You are on page 1of 22

CONTENTS

 Certificate
 Acknowledgement
 Introduction
 Principle
 Design
 Power Consumption
 Heating Efficiency

 Microwave Safe Materials
 Effects on Food and Nutrients
 Hazards
 Bibliography

CERTIFACTE
This is to certify that this
investigatory physics project on
MICROWAVE OVEN is done under
my guidance and presence by
ABHISHEK AGRAWAL of class XII C
within the sripulated time in
academic year 2014-15.

Subject Teacher
(Dr. Alka Gupta)

ACKNOWLEDGMENT

It is my duty to record my sincere thanks
and deep sense of gratitude to my
respected teacher Dr. Alka Gupta for his valued
guidance , interest and constant encouragement. I
would alsopay gratitude to our lab assistant
Mr.Ramesh Gaba for the fulfillment of the project.

Introduction
A microwave oven, often colloquially shortened to microwave, is a kitchen
appliance that heats food by bombarding it with electromagnetic radiation in the
microwave spectrum causing polarized molecules in the food to rotate and build up
thermal energy in a process known as dielectric heating. Microwave ovens heat
foods quickly and efficiently because excitation is fairly uniform in the outer 25–
38 mm (1–1.5 inches) of a dense (high water content) food item; food is more
evenly heated throughout (except in thick, dense objects) than generally occurs in
other cooking techniques.
Percy Spencer invented
the first microwave oven
after World War II from
radar
technology
developed during the war.
Named the "Radarange", it
was first sold in 1946.
Raytheon later licensed its
patents for a home-use
microwave oven that was
first introduced by Tappan
in 1955, but these units
were still too large and expensive for general home use. The countertop microwave
oven was first introduced in 1967 by the Amana Corporation, which was acquired
in 1965 by Raytheon.
Microwave ovens are popular for reheating previously cooked foods and cooking
vegetables. They are also useful for rapid heating of otherwise slowly prepared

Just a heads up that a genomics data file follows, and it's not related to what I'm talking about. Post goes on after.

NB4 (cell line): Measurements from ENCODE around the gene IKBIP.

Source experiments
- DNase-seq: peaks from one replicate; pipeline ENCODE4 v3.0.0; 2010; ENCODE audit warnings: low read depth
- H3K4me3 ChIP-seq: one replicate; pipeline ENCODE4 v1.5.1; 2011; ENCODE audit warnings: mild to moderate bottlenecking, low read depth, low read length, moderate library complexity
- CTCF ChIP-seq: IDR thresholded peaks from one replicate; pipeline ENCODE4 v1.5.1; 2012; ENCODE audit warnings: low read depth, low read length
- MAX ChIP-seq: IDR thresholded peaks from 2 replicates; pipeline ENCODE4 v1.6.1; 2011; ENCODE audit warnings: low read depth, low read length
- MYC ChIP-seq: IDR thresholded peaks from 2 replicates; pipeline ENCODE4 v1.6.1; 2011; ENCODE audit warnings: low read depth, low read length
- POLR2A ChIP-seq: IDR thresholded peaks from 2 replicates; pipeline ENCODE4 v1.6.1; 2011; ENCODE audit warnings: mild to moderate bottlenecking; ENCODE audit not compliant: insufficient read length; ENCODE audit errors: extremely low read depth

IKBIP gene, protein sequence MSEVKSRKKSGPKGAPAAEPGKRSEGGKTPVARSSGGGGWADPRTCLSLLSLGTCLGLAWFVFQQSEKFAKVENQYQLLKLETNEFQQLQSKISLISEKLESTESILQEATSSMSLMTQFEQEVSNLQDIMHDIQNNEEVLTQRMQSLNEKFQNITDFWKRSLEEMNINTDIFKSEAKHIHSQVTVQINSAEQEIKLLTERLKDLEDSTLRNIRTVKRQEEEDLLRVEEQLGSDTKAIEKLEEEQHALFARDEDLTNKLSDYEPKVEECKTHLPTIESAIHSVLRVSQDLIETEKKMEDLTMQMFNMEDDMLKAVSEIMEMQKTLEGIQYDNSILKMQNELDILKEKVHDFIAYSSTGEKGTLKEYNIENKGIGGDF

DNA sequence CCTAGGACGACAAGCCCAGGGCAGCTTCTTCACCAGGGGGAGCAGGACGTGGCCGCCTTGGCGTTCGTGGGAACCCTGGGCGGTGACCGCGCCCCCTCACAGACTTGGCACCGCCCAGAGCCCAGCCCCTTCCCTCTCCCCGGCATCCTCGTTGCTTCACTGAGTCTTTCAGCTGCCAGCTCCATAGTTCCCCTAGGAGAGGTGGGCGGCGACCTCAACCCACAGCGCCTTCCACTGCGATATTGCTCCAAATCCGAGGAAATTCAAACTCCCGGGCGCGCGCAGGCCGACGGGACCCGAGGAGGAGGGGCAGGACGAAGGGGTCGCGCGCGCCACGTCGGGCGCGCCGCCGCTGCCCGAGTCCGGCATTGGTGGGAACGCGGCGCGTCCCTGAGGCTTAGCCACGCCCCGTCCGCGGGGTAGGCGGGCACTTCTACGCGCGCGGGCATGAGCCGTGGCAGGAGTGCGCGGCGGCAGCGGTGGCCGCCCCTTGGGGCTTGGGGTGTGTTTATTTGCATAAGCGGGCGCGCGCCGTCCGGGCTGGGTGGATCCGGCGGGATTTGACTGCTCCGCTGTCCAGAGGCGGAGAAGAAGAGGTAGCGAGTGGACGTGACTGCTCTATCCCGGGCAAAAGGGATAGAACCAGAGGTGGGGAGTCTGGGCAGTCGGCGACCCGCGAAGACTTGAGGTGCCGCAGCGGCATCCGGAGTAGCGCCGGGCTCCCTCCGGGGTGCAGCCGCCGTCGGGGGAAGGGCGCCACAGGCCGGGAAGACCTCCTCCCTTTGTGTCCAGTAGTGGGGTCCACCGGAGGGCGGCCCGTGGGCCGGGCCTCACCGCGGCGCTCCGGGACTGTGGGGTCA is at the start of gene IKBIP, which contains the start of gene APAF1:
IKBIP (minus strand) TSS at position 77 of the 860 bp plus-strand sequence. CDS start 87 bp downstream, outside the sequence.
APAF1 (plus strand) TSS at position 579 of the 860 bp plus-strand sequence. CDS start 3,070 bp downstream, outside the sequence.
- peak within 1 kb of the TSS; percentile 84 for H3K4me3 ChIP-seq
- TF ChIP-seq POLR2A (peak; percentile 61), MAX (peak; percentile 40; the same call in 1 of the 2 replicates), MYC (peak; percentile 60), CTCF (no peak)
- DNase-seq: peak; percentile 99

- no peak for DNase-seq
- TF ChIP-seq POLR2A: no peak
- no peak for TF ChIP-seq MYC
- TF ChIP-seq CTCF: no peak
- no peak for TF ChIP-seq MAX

cooking items, such as hot butter, fats, and chocolate. Unlike conventional ovens,
microwave ovens usually do not directly brown or caramelize food, since they
rarely attain the necessary temperatures to produce Maillard reactions. Exceptions
occur in rare cases where the oven is used to heat frying-oil and other very oily
items (such as bacon), which attain far higher temperatures than that of boiling

water. The boiling-range temperatures produced in high-water-content foods give
microwave ovens a limited role in professional cooking, since it usually makes
them unsuitable for achievement of culinary effects where the flavors produced by
the higher temperatures of frying, browning, or baking are needed. However,
additional heat sources can be added to microwave ovens, or into combination
microwave ovens, to produce these other heating effects, and microwave heating
may cut the overall time needed to prepare such dishes. Some modern microwave
ovens may be part of an over-the-range unit with built-in extractor hoods.

Principle
A microwave oven heats food by passing microwave radiation through it.
Microwaves are a form of non-ionizing electromagnetic radiation with a frequency
higher than ordinary radio waves but lower than infrared light. Microwave ovens
use frequencies in one of the ISM (industrial, scientific, medical) bands, which are
reserved for this use, so they don't interfere with other vital radio services.
Consumer ovens usually use 2.45 gigahertz (GHz)—a wavelength of 12.2
centimeters (4.80 in)—while large industrial/commercial ovens often use 915
megahertz (MHz)—32.8 centimeters (12.9 in). Water, fat, and other substances in
the food absorb energy from the microwaves in a process called dielectric heating.
Many molecules (such as those of water) are electric dipoles, meaning that they
have a partial positive charge at one end and a partial negative charge at the other,
and therefore rotate as they try to align themselves with the alternating electric
field of the microwaves. Rotating molecules hit other molecules and put them into
motion, thus dispersing energy. This energy, when dispersed as molecular vibration
in solids and liquids (i.e., as both potential energy and kinetic energy of atoms), is
heat
The electric dipole consists of two charges of equal magnitude but opposite sign
separated
by
a
distance
2a,
as
shown
in
Figure.

The electric dipole moment of this configuration is defined as the vector p directed
from –q to +q along the line joining the charges and having magnitude 2aq:
p=2 qa

Now suppose that an electric dipole is placed in a uniform electric field E, as
shown in Figure 26.20. We identify E as the field external to the dipole,
distinguishing it from the field due to the dipole. The field E is established by some
other charge distribution, and we place the dipole into this field. Let us imagine
that the dipole moment makes an angle θ with the field.